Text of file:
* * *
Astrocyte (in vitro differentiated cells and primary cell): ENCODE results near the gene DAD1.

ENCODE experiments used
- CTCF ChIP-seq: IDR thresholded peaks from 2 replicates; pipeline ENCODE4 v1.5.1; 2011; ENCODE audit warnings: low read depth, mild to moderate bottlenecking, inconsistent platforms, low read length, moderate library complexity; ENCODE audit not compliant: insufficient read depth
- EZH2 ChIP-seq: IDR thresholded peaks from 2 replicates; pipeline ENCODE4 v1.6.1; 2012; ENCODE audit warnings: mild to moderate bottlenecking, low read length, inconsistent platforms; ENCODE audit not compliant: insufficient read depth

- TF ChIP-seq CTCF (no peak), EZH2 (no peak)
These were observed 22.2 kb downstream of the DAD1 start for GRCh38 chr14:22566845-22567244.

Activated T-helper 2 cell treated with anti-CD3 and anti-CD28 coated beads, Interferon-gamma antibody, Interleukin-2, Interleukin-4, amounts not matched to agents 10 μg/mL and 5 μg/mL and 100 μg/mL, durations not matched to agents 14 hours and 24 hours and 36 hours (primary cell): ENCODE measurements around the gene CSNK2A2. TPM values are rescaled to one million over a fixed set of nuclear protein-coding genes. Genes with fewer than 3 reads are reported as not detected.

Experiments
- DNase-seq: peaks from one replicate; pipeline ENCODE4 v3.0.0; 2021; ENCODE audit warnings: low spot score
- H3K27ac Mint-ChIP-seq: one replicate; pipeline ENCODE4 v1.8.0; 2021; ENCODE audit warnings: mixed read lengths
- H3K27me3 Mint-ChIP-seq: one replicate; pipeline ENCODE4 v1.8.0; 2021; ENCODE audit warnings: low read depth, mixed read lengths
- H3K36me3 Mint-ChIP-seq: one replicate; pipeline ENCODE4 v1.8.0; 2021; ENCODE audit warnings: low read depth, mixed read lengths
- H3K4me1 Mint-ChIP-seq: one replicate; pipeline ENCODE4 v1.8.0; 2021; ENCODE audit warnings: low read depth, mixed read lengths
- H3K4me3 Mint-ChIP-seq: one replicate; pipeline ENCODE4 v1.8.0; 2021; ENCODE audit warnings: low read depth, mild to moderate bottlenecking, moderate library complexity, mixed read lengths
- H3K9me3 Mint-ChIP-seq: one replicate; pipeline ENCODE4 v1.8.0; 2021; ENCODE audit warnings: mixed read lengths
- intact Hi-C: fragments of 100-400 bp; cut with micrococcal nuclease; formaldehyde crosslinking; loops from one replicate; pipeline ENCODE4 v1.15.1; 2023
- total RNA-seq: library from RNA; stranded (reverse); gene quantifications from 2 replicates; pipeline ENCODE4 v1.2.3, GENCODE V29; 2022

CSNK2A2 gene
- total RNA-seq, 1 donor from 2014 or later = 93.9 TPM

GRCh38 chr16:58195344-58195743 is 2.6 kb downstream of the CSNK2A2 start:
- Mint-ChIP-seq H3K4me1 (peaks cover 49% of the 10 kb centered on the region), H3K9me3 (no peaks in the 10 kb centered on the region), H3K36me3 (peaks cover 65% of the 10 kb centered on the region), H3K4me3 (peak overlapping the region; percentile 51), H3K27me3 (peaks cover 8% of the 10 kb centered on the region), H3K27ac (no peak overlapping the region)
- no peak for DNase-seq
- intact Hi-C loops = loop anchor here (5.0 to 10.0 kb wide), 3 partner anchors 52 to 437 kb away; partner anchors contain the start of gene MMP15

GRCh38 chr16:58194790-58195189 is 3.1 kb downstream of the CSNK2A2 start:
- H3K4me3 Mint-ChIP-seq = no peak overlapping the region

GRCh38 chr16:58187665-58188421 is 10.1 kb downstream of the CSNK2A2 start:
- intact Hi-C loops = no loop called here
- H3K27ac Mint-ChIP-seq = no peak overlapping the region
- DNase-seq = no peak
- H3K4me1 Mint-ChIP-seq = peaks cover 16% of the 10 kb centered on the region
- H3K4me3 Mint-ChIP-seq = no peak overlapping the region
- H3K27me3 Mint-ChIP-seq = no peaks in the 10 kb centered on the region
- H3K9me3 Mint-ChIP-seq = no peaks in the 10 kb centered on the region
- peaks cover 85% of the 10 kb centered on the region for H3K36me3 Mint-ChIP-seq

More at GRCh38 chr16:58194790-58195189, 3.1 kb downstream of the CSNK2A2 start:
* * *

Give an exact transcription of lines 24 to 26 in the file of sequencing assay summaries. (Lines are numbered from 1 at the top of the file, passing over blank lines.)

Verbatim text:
GRCh38 chr16:58194790-58195189 is 3.1 kb downstream of the CSNK2A2 start:
- H3K4me3 Mint-ChIP-seq = no peak overlapping the region

GRCh38 chr16:58187665-58188421 is 10.1 kb downstream of the CSNK2A2 start: